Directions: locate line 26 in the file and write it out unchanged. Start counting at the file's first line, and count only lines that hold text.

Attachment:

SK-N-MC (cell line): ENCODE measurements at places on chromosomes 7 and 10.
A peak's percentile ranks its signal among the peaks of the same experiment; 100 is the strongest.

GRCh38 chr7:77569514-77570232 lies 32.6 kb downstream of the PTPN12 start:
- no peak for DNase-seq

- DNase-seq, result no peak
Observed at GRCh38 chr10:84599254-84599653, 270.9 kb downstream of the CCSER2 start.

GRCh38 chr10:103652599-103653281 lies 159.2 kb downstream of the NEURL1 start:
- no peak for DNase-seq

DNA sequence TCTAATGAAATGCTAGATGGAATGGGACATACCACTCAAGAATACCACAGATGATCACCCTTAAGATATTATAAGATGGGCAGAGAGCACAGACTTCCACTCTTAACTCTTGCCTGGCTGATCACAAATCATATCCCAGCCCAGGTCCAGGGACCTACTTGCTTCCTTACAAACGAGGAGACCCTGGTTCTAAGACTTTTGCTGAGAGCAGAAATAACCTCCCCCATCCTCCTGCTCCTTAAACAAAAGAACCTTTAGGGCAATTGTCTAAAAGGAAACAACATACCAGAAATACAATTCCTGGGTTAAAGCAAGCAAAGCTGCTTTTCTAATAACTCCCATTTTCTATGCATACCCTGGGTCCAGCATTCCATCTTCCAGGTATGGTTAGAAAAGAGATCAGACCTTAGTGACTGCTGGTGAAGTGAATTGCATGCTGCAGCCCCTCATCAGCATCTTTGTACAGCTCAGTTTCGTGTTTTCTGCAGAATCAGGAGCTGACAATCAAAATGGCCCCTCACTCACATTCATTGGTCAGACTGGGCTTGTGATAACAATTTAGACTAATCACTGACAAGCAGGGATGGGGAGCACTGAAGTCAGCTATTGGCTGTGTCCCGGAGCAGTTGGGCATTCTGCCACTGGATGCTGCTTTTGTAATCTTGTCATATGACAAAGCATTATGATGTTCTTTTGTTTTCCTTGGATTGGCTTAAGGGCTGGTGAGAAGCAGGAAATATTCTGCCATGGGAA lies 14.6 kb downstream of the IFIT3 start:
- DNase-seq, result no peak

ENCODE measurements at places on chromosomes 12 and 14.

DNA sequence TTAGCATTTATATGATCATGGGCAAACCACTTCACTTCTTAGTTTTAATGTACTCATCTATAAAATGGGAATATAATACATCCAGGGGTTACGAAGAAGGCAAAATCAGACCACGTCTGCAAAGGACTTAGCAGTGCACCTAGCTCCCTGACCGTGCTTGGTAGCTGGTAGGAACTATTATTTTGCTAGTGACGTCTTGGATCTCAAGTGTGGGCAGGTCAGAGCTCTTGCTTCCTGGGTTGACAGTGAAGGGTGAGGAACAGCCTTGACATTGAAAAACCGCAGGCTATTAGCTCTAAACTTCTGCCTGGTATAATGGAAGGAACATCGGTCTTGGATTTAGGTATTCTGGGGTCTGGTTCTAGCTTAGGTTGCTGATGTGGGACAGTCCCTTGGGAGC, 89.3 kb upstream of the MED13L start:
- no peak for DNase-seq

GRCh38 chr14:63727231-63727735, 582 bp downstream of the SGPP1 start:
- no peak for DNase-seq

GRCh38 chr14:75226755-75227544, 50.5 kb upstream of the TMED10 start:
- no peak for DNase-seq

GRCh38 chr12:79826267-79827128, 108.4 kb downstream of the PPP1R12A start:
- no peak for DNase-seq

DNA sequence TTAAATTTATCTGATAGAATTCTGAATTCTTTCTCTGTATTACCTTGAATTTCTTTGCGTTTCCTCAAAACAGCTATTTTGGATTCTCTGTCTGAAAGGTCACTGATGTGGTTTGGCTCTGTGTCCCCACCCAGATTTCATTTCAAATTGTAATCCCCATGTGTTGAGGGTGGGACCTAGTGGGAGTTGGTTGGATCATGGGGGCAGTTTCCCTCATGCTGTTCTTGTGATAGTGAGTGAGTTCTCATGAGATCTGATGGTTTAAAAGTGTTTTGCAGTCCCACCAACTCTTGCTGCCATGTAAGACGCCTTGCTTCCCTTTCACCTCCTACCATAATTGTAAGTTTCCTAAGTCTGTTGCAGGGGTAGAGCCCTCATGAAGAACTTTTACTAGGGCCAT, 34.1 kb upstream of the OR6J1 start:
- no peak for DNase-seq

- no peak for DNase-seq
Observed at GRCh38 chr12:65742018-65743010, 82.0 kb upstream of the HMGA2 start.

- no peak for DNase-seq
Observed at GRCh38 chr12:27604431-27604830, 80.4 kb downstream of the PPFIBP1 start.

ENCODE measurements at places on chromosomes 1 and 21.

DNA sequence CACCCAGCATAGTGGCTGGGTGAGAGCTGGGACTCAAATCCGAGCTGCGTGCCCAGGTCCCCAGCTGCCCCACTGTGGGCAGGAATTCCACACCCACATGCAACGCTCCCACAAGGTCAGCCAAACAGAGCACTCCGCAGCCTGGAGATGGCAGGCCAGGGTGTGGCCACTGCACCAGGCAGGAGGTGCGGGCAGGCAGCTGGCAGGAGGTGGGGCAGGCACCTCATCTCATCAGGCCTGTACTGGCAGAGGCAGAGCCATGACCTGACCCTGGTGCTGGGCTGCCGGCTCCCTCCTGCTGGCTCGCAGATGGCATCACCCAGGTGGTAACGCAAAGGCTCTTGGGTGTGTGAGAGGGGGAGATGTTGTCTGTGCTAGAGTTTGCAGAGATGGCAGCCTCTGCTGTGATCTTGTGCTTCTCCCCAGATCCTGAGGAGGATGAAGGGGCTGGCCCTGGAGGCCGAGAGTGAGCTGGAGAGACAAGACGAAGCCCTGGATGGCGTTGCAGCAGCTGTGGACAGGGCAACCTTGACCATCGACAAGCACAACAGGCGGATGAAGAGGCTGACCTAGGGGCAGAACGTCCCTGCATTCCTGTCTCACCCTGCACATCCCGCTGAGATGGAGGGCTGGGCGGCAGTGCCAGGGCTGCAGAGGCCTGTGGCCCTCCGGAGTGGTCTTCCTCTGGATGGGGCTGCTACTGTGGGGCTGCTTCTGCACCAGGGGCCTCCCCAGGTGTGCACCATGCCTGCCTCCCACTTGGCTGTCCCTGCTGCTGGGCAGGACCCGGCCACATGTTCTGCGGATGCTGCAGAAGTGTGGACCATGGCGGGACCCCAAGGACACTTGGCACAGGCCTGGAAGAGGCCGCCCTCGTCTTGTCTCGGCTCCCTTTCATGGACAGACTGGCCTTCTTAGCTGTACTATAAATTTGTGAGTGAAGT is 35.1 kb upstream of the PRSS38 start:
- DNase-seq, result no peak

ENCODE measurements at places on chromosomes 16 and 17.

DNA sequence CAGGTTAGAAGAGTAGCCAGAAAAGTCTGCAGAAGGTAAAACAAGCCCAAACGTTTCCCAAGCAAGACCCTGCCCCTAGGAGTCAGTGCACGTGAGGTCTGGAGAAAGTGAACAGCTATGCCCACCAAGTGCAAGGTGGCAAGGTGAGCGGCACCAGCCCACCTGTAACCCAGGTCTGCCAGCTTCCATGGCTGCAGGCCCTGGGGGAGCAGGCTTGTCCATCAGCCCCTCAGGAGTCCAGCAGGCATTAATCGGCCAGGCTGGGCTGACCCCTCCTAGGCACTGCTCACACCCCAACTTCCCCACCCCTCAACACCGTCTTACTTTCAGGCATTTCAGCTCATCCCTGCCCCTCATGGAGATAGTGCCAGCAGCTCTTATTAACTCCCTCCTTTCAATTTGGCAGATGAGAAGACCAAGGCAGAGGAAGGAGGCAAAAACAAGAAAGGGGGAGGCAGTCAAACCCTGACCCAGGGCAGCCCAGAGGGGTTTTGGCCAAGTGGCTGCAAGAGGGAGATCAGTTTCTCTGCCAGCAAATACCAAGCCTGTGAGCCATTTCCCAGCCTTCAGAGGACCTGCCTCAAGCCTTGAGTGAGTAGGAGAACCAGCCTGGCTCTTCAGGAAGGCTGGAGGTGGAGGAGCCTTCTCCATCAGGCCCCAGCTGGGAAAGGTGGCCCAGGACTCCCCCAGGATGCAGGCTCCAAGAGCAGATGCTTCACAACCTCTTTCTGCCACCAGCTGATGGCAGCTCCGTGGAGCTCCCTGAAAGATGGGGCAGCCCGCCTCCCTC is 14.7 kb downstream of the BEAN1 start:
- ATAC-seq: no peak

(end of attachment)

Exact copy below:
ENCODE measurements at places on chromosomes 1 and 21.